“Things I’ve Learned from Lately” is a regular compilation of articles that have made me a smarter marketer. Hopefully, they’ll help you, too.
Buy with Google - ReCode's Jason Del Rey looks at Google's plan to take on Amazon for product purchases and searches. The plan includes investing in marketing to build awareness and infrastructure to get products to customers' doors. The challenge for Google right now is to make search ads and results more actionable by allowing users to buy immediately on Google.com. Where Google aims to differentiate from Amazon is in working with local retailers to get the goods and then deliver them to customers through contracted couriers. Google has a long way to go to compete with Amazon, but they have the capital and know-how to make it happen. Google's never been a business to shy away from new challenges and evolving landscapes, but it must first build trust with consumers and retailers alike.
Uber Looks for Lots of Love - Uber has faced a lot of scrutiny and been the source of a great deal of controversy, but as WIRED'S Marcus Wohlsen points out, that doesn't matter if its too popular to ban. Growing fast is key to success, and it has the funds to afford discounting and encouraging trial. The piece shows that losing money to gain customers is a risky approach with a potentially significant payoff as exhibited by Amazon. With high adoption and deep penetration, any controversy Uber faces will be pushed aside when the people have spoken.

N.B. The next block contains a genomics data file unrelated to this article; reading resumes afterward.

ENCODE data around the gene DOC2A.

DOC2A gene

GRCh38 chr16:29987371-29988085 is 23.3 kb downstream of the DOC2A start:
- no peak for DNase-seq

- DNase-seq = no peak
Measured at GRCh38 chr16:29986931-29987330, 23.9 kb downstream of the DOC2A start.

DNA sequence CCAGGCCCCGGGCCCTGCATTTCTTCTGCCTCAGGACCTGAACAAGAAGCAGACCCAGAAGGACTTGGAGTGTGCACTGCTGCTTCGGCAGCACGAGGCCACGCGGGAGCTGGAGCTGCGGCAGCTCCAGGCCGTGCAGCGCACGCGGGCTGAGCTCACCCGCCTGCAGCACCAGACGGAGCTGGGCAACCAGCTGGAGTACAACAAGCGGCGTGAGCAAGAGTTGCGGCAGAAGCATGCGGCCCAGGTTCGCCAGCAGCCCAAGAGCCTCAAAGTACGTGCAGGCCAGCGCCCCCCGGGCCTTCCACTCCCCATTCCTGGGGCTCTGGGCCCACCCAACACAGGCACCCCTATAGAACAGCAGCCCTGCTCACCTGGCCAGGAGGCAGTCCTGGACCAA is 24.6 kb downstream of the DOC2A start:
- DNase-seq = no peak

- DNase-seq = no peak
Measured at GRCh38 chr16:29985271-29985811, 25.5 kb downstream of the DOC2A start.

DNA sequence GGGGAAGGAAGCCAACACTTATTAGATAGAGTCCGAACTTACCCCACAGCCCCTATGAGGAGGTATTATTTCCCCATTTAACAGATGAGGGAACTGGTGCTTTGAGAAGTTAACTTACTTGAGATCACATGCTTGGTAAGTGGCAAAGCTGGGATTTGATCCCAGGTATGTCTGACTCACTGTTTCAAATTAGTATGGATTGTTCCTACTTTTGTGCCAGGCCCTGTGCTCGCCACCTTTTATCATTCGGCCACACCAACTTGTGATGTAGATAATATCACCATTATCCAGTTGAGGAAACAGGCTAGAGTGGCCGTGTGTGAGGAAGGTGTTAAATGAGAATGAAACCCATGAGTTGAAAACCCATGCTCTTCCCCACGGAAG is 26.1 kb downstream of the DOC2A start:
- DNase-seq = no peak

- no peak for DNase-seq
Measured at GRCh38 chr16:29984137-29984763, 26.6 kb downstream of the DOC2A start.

The Game that Sparked a Creative Renaissance - This New York Times piece from Ethan Gilsdorf shares part of the legacy the 40-year old Dungeons & Dragons (D&D) game has built, inspiring the creative ives of people like George R. R. Martin and Brent Hartinger to Stephen Colbert and Matt Groening. The game encourages creativity and improvisation in a way that encourages creativity. The story of D&D shows the power of exposing oneself to new experiences and challenging the mind in new ways.
Facebook as a Conduit - The Facebook News Feed has seen its share of controversy. In this piece, Cornell University's Tarleton Gillespie looks at Facebook's practice of curating user News Feeds through the lens of Facebook's recent study on News Feed content's effect on user motions. Gillespie writes that society is adjusting to a culture that is algorithmically organized. It's a new information system, and people are realizing they can't necessarily trust Facebook as an information conduit. But the debate of whether or not this was ever Facebook's job continues.
Evolving Unlocks Unexpected Opportunities - This short Gizmodo piece reveals that Aerosmith made more money licensing its songs and image to Guitar Hero than from any of their albums. The story is a testament to how businesses evolving how they view their 4 Ps can unlock unexpected potential.